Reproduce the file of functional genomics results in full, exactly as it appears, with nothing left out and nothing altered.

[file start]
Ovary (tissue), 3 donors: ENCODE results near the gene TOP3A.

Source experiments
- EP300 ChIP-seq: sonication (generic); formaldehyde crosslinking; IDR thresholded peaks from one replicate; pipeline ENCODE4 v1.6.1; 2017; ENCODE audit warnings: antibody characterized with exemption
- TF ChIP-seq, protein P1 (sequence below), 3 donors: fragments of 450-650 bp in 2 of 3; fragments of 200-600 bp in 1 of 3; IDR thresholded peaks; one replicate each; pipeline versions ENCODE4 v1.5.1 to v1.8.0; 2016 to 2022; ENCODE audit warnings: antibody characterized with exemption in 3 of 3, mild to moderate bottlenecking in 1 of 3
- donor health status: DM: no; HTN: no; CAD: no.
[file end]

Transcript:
Ovary (tissue), 3 donors: ENCODE results near the gene TOP3A.

Source experiments
- EP300 ChIP-seq: sonication (generic); formaldehyde crosslinking; IDR thresholded peaks from one replicate; pipeline ENCODE4 v1.6.1; 2017; ENCODE audit warnings: antibody characterized with exemption
- TF ChIP-seq, protein P1 (sequence below), 3 donors: fragments of 450-650 bp in 2 of 3; fragments of 200-600 bp in 1 of 3; IDR thresholded peaks; one replicate each; pipeline versions ENCODE4 v1.5.1 to v1.8.0; 2016 to 2022; ENCODE audit warnings: antibody characterized with exemption in 3 of 3, mild to moderate bottlenecking in 1 of 3
- donor health status: DM: no; HTN: no; CAD: no.